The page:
×

A Manufacturing Renaissance? Not Yet

While American manufacturing is a step ahead of the rest of the economy right now, it is still in a deep hole when one considers overall employment, output, innovation, human capital, and trade.

manufacturing_new2.jpg
AP

IHS Global Insight revealed last month that China has passed the U.S. to lead the world in manufacturing output, a position we’ve held for 110 years.

At last month’s pace of manufacturing job creation, we are still 24 years away from regaining the 5.5 million factory jobs lost over the last decade.

Let’s consider the relevant data on the size of our manufacturing sector. While manufacturing accounts for one-third of China’s economic output, and 15-20% for most of our industrial competitors, U.S. manufacturing accounts for less than 13 percent of GDP, and is falling every year:

• We have shed 5.5 million manufacturing jobs (over 33%) since 2000;

• While the U.S. economy expanded 17% from 2002-2007, manufacturing expanded only 5%;

50,000 manufacturing facilities have closed in the last 10 years;

• The last decade’s industrial production data showed the worst growth rate in our history;

• Our goods trade deficit has quadrupled since 1997;

Meanwhile, China is booming:

• China overtook Germany to lead the world in manufacturing exports, moved ahead of Japan in GDP, and ahead of the U.S. in auto sales;

• China will file more patents this year than the United States;

• China’s annual rate of manufacturing growth is 20 percent over the past three years. In the U.S., that figure is only 1.8 percent.

Many are quick to blame America’s manufacturing woes on labor and regulation. The fact is, average compensation for an American manufacturing worker, including benefits, is $32/hour. In Germany, the figure is $48/hour. Yet Germany’s manufacturing base is thriving. Germany has a trade surplus. German unions sit on company boards and make joint decisions about investments and strategy.

Why does being number one in manufacturing matter so much? First, manufacturing jobs are simply not replaceable. Workers who lose their manufacturing jobs end up in positions that pay far less. The tax base shrinks. Demand on government services grows. By contrast, if states had held their share of manufacturing jobs over the past decade, there would be no state-level budget crises, even in California.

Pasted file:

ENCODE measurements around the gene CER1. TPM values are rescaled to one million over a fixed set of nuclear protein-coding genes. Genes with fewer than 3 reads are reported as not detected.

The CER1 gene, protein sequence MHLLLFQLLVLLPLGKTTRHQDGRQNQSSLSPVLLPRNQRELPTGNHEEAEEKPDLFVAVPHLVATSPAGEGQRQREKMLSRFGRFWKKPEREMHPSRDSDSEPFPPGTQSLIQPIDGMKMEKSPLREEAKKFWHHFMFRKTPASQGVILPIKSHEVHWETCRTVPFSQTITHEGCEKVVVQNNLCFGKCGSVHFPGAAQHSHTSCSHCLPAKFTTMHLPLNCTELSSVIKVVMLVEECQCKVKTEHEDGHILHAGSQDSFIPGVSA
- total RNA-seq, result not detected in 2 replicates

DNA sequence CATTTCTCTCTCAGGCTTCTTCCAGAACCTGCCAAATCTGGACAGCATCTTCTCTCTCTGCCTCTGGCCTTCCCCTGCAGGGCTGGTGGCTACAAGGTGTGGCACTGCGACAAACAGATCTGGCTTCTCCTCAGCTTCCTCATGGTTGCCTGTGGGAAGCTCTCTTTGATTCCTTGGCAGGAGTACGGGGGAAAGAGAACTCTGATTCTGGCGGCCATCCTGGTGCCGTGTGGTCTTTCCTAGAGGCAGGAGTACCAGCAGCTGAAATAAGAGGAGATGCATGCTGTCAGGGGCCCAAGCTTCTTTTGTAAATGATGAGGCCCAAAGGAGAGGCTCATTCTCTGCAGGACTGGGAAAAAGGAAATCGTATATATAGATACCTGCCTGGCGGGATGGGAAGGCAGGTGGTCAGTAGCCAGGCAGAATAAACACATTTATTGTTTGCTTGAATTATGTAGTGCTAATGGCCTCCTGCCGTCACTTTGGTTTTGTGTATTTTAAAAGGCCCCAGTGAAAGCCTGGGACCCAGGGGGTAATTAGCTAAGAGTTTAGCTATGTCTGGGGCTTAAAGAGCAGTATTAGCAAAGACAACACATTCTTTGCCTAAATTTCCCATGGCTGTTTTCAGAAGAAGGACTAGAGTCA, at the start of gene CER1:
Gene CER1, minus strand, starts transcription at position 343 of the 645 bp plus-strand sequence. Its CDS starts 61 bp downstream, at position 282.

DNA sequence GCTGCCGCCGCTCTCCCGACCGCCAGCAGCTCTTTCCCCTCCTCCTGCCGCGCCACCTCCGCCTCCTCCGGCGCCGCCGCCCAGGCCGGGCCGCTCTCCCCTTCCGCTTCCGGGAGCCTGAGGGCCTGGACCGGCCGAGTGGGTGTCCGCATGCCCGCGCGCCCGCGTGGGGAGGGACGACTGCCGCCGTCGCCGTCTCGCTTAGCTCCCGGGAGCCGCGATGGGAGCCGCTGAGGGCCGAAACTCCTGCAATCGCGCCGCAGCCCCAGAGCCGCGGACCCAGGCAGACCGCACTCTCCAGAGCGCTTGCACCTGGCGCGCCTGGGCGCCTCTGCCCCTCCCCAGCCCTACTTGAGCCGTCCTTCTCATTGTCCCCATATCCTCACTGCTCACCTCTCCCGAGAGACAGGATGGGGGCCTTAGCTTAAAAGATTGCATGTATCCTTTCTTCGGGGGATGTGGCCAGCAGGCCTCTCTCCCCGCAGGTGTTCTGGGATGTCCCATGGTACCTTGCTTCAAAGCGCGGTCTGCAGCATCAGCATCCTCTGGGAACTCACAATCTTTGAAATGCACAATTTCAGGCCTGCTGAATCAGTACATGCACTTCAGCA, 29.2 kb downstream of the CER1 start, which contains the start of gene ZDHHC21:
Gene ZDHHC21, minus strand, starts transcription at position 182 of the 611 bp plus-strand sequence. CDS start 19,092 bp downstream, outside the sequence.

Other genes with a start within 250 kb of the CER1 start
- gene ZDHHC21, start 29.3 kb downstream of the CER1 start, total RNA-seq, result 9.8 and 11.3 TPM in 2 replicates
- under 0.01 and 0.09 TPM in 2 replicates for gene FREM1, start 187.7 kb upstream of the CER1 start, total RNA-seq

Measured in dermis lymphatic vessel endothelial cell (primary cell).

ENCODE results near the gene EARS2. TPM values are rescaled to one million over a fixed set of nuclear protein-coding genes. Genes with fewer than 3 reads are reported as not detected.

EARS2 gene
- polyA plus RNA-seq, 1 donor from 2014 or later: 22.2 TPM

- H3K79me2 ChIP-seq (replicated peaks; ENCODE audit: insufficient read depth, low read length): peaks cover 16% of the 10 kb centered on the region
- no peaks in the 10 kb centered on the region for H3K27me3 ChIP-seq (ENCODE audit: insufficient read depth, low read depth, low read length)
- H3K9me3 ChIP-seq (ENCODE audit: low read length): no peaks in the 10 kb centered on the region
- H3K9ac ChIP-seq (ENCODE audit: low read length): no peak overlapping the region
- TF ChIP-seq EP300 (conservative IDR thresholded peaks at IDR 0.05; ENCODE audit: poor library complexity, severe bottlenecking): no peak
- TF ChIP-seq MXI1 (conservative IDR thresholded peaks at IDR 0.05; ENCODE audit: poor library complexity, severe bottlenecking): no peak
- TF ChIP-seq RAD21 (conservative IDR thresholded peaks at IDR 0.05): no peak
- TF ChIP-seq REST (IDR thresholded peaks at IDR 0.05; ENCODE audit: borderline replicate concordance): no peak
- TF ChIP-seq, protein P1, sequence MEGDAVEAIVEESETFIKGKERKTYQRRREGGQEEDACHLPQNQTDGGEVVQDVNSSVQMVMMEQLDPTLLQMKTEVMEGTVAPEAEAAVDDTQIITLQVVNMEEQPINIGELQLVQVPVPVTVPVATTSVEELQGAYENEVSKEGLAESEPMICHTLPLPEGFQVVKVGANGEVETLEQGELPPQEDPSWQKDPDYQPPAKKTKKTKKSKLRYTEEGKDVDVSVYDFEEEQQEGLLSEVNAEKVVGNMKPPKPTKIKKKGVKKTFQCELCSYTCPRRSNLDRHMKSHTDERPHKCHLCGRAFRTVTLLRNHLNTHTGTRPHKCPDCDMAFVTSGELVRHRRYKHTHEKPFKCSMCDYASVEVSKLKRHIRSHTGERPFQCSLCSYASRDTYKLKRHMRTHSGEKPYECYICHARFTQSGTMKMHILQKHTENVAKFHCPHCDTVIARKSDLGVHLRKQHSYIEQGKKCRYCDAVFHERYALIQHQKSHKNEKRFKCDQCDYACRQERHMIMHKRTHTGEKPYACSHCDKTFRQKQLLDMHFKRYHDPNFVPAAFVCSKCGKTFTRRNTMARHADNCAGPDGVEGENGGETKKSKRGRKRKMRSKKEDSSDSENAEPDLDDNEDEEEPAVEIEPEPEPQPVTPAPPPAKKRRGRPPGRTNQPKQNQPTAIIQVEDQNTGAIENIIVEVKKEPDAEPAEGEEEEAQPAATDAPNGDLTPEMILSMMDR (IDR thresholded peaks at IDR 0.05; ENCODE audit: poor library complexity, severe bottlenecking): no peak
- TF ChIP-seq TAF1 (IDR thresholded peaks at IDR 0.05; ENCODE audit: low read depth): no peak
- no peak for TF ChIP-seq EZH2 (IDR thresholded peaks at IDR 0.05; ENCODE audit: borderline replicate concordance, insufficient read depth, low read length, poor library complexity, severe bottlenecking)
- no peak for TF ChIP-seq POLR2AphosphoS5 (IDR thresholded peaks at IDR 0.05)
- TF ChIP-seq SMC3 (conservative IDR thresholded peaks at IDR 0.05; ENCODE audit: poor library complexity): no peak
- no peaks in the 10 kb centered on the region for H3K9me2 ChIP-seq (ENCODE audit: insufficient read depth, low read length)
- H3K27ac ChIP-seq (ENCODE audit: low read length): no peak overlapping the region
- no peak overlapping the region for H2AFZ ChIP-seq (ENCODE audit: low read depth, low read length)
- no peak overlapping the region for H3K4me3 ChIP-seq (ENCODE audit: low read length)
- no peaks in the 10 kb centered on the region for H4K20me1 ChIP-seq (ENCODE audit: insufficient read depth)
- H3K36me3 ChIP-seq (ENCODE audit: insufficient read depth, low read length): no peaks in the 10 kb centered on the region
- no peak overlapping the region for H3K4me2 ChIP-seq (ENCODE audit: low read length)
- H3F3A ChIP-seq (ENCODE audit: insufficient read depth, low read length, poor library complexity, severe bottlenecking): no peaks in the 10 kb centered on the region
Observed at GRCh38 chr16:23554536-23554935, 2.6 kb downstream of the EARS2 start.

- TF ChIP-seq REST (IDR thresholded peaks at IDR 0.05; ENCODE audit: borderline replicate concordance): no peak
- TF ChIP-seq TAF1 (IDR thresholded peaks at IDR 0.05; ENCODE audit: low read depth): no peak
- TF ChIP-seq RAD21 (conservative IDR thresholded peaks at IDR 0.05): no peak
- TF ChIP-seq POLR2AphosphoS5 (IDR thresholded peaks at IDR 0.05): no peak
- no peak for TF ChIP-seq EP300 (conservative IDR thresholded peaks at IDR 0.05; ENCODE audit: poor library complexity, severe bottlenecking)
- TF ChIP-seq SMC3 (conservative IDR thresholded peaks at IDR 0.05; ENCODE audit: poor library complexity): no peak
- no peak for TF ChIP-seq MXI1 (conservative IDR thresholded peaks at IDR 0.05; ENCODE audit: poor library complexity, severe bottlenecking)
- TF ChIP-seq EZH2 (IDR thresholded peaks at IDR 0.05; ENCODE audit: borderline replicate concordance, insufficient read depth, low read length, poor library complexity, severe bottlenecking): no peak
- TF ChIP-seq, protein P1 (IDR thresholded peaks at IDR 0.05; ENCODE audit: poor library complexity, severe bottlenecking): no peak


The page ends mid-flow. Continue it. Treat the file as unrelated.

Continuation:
Manufacturing drives innovation. Two-thirds of private sector R&D and 90 percent of patents come from manufacturing. Harvard research has demonstrated, when production leaves, innovation follows. We are now in the embarrassing position of importing solar, battery, and wind technologies previously invented here.

Fortunately, there is a way forward. We urgently need a national manufacturing strategy. We’ve put forward a plan to keep it made in America that has broad support from the American people—right, left and center. This new Congress is in its fourth month, yet no bill to create American manufacturing jobs has been sent to the President’s desk.

Why a manufacturing strategy? Well, Germany has one. China has one. South Korea has one. Every other industrialized nation has a network of currency, trade, tax, investment, innovation, and skills policies that promote domestic manufacturing. We stand alone in allowing our jobs to be freely outsourced.

America likes an underdog, and that’s exactly what manufacturing is these days. It’s about time our political leaders in Washington discovered that.

_________________________
Scott N. Paul is Executive Director of the Alliance for American Manufacturing (AAM)